Source

XEmacs / lisp / text-props.el

;;; text-props.el --- implements properties of characters

;; Copyright (C) 1993-4, 1997  Free Software Foundation, Inc.
;; Copyright (C) 1995 Amdahl Corporation.
;; Copyright (C) 1995 Ben Wing.

;; Author: Jamie Zawinski <jwz@netscape.com>
;; Maintainer: XEmacs Development Team
;; Keywords: extensions, wp, faces, dumped

;; This file is part of XEmacs.

;; XEmacs is free software; you can redistribute it and/or modify
;; it under the terms of the GNU General Public License as published by
;; the Free Software Foundation; either version 2, or (at your option)
;; any later version.

;; XEmacs is distributed in the hope that it will be useful,
;; but WITHOUT ANY WARRANTY; without even the implied warranty of
;; MERCHANTABILITY or FITNESS FOR A PARTICULAR PURPOSE.  See the
;; GNU General Public License for more details.

;; You should have received a copy of the GNU General Public License
;; along with XEmacs; see the file COPYING.  If not, write to the Free
;; Software Foundation, Inc., 59 Temple Place - Suite 330, Boston, MA
;; 02111-1307, USA.

;;; Synched up with: Not in FSF.

;;; Commentary:

;; This file is dumped with XEmacs.

;; This is a nearly complete implementation of the FSF19 text properties API.
;; Please let me know if you notice any differences in behavior between
;; this implementation and the FSF implementation.

;; However, keep in mind that this interface has been implemented because it
;; is useful.  Compatibility with code written for FSF19 is a secondary goal
;; to having a clean and useful interface.

;; The cruftier parts of the FSF API, such as the special handling of
;; properties like `mouse-face', `front-sticky', and other properties whose
;; value is a list of names of *other* properties set at this position, are
;; not implemented.  The reason for this is that if you feel you need that
;; kind of functionality, it's a good hint that you should be using extents
;; instead of text properties.

;; When should I use Text Properties, and when should I use Extents?
;; ==================================================================

;; If you are putting a `button' or `hyperlink' of some kind into a buffer,
;; the most natural interface is one which deals with properties of regions
;; with explicit endpoints that behave more-or-less like markers.  That is
;; what `make-extent', `extent-at', and `extent-property' are for.

;; If you are dealing with styles of text, where things do not have explicit
;; endpoints (as is done in font-lock.el and shell-font.el) or if you want to
;; partition a buffer (that is, change some attribute of a range from one
;; value to another without disturbing the properties outside of that range)
;; then an interface that deals with properties of characters may be most
;; natural.  

;; Another way of thinking of it is, do you care where the endpoints of the
;; region are?  If you do, then you should use extents.  If it's ok for the
;; region to become divided, and for two regions with identical properties to
;; be merged into one region, then you might want to use text properties.

;; Some applications want the attributes they add to be copied by the killing
;; and yanking commands, and some do not.  This is orthogonal to whether text
;; properties or extents are used.  Remember that text properties are
;; implemented in terms of extents, so anything you can do with one you can
;; do with the other.  It's just a matter of which way of creating and
;; managing them is most appropriate to your application.

;; Implementation details:
;; =======================

;; This package uses extents with a non-nil 'text-prop property.  It assumes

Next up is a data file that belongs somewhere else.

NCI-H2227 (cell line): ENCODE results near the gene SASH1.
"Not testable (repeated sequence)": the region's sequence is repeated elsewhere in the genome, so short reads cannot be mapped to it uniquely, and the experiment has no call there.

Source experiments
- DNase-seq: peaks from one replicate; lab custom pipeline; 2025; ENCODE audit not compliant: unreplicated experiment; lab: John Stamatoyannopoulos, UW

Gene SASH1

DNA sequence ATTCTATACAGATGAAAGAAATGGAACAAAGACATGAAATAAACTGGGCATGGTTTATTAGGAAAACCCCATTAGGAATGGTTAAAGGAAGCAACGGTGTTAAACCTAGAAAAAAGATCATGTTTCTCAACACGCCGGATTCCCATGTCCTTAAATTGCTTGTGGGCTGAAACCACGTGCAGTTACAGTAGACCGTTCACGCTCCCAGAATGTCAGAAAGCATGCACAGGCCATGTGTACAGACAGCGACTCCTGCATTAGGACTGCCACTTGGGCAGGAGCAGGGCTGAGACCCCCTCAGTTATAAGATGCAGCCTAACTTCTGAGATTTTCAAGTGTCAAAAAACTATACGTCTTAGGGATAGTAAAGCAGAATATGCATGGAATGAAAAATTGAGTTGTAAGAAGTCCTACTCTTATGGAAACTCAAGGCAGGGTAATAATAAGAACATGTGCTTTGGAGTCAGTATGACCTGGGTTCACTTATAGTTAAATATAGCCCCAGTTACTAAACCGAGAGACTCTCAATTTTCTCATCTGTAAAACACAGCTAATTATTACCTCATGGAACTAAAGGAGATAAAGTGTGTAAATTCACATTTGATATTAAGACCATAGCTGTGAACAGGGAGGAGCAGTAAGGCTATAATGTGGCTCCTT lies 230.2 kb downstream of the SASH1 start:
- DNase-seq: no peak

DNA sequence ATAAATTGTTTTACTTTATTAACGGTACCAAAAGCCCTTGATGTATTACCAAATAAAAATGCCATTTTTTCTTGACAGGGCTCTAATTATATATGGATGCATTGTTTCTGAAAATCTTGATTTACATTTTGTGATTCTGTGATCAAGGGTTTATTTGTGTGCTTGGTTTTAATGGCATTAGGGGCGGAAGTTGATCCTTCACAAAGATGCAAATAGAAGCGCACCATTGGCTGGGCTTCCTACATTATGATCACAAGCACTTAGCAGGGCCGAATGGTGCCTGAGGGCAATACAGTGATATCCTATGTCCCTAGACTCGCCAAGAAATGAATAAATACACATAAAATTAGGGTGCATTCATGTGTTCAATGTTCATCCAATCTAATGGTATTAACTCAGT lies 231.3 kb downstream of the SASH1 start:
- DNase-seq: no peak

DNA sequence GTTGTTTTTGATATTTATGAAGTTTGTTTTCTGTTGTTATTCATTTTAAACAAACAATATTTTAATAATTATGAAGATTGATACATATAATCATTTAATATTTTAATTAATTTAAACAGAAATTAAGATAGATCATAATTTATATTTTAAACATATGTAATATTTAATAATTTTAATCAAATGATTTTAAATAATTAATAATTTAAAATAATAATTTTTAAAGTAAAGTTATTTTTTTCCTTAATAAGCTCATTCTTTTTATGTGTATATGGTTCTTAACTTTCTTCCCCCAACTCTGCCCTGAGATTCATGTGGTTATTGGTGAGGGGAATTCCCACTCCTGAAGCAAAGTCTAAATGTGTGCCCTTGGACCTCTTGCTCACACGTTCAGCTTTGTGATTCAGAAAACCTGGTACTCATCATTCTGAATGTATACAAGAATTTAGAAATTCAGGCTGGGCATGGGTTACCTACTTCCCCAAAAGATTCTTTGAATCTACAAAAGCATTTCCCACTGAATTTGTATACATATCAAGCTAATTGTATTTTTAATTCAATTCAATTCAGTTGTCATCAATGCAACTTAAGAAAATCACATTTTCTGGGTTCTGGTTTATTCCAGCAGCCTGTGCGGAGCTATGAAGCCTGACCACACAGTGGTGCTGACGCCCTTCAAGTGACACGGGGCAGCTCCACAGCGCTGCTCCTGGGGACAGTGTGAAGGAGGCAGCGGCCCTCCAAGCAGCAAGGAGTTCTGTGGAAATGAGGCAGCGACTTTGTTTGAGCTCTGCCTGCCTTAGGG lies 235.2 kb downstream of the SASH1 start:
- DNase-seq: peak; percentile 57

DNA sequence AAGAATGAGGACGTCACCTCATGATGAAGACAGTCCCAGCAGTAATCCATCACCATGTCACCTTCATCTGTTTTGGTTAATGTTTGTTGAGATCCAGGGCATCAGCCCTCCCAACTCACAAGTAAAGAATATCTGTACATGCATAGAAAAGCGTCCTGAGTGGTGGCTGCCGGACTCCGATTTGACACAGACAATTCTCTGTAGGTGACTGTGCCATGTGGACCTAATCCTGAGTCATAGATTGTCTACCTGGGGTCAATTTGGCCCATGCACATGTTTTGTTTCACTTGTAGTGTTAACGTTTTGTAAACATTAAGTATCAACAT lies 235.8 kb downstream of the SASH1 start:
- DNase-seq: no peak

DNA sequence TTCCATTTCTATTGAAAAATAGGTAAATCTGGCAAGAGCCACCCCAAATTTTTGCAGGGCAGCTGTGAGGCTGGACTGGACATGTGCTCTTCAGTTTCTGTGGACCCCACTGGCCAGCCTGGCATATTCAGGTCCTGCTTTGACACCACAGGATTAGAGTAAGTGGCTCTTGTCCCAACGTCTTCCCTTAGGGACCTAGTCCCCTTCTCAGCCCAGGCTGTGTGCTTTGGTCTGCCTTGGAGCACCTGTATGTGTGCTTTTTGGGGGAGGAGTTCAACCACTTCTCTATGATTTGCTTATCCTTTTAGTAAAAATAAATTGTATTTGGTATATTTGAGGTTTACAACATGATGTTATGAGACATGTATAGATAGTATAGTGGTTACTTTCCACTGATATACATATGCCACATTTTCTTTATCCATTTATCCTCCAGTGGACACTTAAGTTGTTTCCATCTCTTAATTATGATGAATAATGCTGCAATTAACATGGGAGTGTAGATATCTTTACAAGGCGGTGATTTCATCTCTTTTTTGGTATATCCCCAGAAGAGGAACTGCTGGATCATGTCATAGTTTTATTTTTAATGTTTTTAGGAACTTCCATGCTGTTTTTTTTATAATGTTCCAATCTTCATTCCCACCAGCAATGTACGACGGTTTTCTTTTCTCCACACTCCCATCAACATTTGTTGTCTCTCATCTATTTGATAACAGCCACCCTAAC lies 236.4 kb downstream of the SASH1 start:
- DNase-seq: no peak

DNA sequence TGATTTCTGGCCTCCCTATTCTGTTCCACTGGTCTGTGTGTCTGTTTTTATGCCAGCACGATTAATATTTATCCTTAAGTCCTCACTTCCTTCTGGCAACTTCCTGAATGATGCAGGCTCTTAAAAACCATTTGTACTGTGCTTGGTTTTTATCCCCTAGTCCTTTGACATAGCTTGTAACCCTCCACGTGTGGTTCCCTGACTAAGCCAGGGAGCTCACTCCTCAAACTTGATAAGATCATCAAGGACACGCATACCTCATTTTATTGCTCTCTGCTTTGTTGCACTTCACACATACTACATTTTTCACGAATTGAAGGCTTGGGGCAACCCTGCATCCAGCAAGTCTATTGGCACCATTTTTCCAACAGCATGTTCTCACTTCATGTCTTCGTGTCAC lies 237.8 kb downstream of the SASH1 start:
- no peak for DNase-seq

;; free reign over the endpoints of any extent with that property.  It will
;; not alter any extent which does not have that property.

;; Right now, the text-property functions create one extent for each distinct
;; property; that is, if a range of text has two text-properties on it, there
;; will be two extents.  As the set of text-properties is going to be small,
;; this is probably not a big deal.  It would be possible to share extents.

;; One tricky bit is that undo/kill/yank must be made to not fragment things:
;; these extents must not be allowed to overlap.  We accomplish this by using
;; a custom `paste-function' property on the extents.

;; shell-font.el and font-lock.el could put-text-property to attach fonts to
;; the buffer.  However, what these packages are interested in is the
;; efficient extent partitioning behavior which this code exhibits, not the
;; duplicability aspect of it.  In fact, either of these packages could be
;; implemented by creating a one-character non-expandable extent for each
;; character in the buffer, except that that would be extremely wasteful of
;; memory.  (Redisplay performance would be fine, however.)

;; If these packages were to use put-text-property to make the extents, then
;; when one copied text from a shell buffer or a font-locked source buffer
;; and pasted it somewhere else (a sendmail buffer, or a buffer not in
;; font-lock mode) then the fonts would follow, and there's no easy way to
;; get rid of them (other than pounding out a call to put-text-property by
;; hand.)  This is annoying.  Maybe it wouldn't be so annoying if there was a
;; more general set of commands for handling styles of text (in fact, if
;; there were such a thing, copying the fonts would probably be exactly what
;; one wanted) but we aren't there yet.  So these packages use the interface
;; of `put-nonduplicable-text-property' which is the same, except that it
;; doesn't make duplicable extents.

;; `put-text-property' and `put-nonduplicable-text-property' don't get along:
;; they will interfere with each other, reusing each others' extents without
;; checking that the "duplicableness" is correct.  This is a bug, but it's
;; one that I don't care enough to fix this right now.

;;; Code:

(defun set-text-properties (start end props &optional buffer-or-string)
  "You should NEVER use this function.  It is ideologically blasphemous.
It is provided only to ease porting of broken FSF Emacs programs.